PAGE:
What is your professional and educational background?
I got my bachelor’s from the University of Rhode Island. I graduated in 2013. I studied psychology there. I like people, so that was why I chose psychology – just learning about different people and why certain thought processes and things happen. It was a good start for me. My first job out of college was working for South Middlesex Opportunity Council [SMOC] as an employment specialist, helping people from Advocates, Inc., which is a mental health organization helping the people they serve, their clients, find employment. After that, I worked for a state program for a year and a half doing similar-type work, except the demographic was at-risk young adults who were ages 17 through 24. The focus was more on having them attend higher education programs, having them get job training skills, or receive some kind of credentials – be it a trade or something else like that. After that, I wanted to go back to get my MBA from Northeastern, and I asked the executive director at South Middlesex Opportunity Council to give me a letter of recommendation, and he thought it was a stupid idea for me to get an MBA. So, he offered me the position of executive assistant there, and up until September of this year, I was doing that job for the past two and a half years. And now, I work here at Framingham State.
How did you find out about this job?
I recently graduated from Leadership MetroWest Academy, which is a kind of program to help strengthen the community through leaders of different organizations and agencies – be it nonprofit, for-profit, and small businesses as well. One of my academy mates was actually in this role prior to myself, and so is my coworker, Rachel [Keir]. My academy mate, Pat, recommended me for the job. He thought that I’d be really good at working with alumni and doing the fundraising work. So, I ended up applying, and a couple of months later, I got the job!
What is some background on your current role at FSU?
I am the associate director of resource development/development officer. We use those titles interchangeably. We focus on doing frontline fundraising for the University, be it for scholarship funds or other things. We also engage alumni to participate in events, collaborate in the community with students – kind of just make things run around here.
What is your favorite part about the job so far?
I love people, so I love interacting with them and hearing about their stories, figuring out ways to get them to come back to the University and engage and collaborate. I really like collaborating – really developing those relationships, so that’s been great for me. I’m really passionate about the University. It’s such a great college – it’s super affordable. Their commitment to diversity and inclusion is fantastic. We have a great team here in Development, too, so that’s made my life so much easier. Everyone’s been super supportive of me because I don’t have a traditional fundraising background – I don’t have a fundraising background at all. Everyone’s been super patient, super helpful to me, supporting me to kind of hone in on what I should be focusing on. It’s great to get a feel for the life of this kind of campus. It’s small. I went to the University of Rhode Island – I think we had about 20,000 undergrads. We’re one-fourth of that here, so it’s great to see the tight-knit community here at Framingham State.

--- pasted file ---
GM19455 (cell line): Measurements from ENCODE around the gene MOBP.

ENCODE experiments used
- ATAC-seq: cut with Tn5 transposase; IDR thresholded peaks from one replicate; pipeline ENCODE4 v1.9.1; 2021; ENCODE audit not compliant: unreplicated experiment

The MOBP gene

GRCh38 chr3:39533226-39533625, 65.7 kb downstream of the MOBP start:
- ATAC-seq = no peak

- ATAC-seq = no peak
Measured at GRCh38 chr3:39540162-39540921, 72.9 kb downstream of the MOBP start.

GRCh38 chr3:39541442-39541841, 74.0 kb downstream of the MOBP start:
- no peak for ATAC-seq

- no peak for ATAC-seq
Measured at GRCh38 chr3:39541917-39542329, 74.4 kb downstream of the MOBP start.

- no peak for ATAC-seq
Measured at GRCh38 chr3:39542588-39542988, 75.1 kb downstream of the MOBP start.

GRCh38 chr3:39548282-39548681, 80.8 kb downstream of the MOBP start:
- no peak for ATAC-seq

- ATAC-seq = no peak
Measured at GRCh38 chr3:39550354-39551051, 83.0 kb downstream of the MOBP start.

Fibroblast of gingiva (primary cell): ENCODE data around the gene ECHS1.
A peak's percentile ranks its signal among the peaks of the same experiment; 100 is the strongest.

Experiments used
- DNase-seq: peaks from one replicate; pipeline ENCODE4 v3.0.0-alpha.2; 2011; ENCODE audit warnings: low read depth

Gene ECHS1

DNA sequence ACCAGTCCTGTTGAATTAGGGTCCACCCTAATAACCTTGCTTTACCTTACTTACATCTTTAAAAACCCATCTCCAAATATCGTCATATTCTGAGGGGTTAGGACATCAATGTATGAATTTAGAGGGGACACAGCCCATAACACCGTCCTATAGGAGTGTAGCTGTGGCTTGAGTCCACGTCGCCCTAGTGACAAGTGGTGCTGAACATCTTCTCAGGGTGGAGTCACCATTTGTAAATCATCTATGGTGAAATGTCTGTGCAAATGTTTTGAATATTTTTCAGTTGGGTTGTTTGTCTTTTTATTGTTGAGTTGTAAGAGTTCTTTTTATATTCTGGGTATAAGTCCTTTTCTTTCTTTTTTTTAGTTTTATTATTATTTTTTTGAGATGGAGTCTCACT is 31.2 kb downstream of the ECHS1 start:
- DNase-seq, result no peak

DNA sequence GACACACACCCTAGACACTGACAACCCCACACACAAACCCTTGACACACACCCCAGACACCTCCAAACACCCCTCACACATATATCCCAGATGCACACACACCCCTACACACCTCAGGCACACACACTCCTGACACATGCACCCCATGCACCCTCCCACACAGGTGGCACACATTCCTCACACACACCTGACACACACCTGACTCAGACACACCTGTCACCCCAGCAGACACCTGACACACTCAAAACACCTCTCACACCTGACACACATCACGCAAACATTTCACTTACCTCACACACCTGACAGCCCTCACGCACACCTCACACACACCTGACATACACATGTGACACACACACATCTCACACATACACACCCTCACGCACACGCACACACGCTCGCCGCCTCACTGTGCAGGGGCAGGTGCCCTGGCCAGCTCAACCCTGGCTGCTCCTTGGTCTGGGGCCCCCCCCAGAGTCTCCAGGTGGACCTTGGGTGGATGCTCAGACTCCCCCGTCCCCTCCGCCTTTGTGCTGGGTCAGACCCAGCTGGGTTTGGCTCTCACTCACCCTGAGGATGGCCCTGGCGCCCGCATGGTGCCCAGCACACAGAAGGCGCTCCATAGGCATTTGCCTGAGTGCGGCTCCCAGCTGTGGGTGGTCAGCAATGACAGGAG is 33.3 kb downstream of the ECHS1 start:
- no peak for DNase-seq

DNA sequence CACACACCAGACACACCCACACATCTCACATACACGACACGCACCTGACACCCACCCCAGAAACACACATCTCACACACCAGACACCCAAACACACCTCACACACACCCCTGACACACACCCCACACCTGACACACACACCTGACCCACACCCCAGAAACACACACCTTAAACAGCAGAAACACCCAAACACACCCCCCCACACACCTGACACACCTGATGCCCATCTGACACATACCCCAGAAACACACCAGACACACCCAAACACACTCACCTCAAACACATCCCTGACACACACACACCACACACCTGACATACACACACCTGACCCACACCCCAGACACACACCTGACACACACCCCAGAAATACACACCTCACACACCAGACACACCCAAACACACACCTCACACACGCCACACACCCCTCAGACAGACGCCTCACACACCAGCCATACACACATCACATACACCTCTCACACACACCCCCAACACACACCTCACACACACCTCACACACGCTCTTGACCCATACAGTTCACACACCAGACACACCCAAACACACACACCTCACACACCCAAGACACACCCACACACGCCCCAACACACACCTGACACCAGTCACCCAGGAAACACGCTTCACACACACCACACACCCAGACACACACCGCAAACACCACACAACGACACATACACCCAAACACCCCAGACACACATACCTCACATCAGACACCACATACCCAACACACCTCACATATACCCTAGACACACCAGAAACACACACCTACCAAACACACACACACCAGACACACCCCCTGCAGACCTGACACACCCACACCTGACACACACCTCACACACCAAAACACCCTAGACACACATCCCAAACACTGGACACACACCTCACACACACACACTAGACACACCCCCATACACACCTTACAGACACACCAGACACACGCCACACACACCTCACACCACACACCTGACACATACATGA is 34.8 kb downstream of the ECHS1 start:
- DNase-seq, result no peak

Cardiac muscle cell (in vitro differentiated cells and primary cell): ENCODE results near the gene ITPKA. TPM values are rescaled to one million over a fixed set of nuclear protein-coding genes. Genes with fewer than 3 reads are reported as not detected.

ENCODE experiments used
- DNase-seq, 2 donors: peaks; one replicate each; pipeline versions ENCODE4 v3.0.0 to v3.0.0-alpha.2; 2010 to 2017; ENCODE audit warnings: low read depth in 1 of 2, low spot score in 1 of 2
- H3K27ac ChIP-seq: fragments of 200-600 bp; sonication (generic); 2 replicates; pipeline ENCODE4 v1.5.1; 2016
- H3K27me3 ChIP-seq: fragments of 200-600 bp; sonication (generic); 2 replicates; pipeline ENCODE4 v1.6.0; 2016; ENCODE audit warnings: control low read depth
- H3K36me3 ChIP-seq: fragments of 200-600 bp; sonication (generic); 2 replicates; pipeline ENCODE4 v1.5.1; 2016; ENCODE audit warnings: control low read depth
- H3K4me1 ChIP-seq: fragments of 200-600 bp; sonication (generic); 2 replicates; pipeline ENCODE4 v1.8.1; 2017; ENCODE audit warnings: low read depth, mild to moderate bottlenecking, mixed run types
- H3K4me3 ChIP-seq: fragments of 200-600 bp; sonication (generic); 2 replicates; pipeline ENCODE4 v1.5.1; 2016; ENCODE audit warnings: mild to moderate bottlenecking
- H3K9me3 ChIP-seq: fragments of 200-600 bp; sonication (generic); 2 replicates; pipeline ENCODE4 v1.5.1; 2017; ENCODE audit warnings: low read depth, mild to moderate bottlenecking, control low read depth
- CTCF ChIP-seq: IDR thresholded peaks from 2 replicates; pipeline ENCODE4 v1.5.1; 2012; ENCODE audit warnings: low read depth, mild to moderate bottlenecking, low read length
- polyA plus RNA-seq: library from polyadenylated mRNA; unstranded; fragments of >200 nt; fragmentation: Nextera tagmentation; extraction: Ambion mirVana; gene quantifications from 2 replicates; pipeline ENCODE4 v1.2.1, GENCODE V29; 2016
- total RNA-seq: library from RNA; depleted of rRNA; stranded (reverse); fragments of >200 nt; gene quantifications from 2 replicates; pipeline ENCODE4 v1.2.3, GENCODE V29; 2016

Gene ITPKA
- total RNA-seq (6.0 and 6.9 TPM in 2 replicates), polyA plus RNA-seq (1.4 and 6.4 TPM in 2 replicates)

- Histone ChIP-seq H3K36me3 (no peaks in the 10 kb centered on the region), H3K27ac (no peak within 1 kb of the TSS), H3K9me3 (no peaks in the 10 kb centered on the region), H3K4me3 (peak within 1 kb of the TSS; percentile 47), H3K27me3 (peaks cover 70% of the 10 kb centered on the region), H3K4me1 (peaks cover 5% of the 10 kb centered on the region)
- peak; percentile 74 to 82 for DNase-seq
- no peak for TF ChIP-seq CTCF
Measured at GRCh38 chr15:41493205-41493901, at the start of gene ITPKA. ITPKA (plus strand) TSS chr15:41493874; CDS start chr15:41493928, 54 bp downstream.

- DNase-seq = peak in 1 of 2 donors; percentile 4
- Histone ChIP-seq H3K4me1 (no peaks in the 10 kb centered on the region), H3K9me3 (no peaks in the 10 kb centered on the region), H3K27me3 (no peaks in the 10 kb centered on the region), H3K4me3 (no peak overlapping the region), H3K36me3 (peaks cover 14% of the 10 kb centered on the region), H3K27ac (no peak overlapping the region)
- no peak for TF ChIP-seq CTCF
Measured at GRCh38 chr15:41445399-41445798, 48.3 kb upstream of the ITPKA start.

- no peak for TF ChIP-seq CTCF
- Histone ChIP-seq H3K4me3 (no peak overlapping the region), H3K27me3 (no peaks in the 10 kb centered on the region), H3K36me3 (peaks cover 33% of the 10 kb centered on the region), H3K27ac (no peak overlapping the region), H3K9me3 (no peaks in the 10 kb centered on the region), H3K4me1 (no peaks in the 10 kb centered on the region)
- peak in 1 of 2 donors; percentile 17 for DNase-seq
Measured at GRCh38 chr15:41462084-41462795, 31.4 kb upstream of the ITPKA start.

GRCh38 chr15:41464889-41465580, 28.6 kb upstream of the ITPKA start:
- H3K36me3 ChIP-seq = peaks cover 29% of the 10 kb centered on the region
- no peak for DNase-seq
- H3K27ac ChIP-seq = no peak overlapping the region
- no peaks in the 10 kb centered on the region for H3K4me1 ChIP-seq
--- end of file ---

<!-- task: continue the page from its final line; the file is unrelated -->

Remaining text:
What do you consider your greatest accomplishment so far?
I’m really trying to educate myself on fundraising right now. That’s been a lot of fun because it’s something I didn’t know too much about, but I’d done similar-type work in my previous role. So, it’s been interesting to see how I can transfer my skills and apply them here. In my previous role, it was developing a community strategic plan for SMOC that we gave back to the greater community and kind of enhanced Framingham and provided services and made sure services were accessible to the Framingham area. We established a hunger network with food service providers for low-income individuals in Framingham and brought them all to the table for the first time – it’s never been done before. We kind of assess where there’s a need for services and make sure that we increase access to food where there’s a need. It was really great to bring all those different people together and have them work on one goal. And I was also able to organize a free soccer clinic for 125 kids in SMOC’s Head Start and childcare program. I got that fully sponsored, so that was really cool. We were able to provide them with a full-on soccer camp with two soccer players from Italy. They came over and helped me as the head counselor. It was a really cool experience – I had an amazing time.
What are some things you like to do in your free time?
I’m a big basketball player. I love hanging out with my friends. I live in Boston – going around, exploring Boston is great, too. I also like the outdoors, being active, cooking, and going to restaurants with my girlfriend. I think I’m pretty normal.
What advice would you give to FSU students?
Just enjoy your time here. College is fantastic. Learn as much as you can. Be as active as you can. It’s so cliché, but just do things that you wouldn’t normally do – get out of your comfort zone and enjoy it.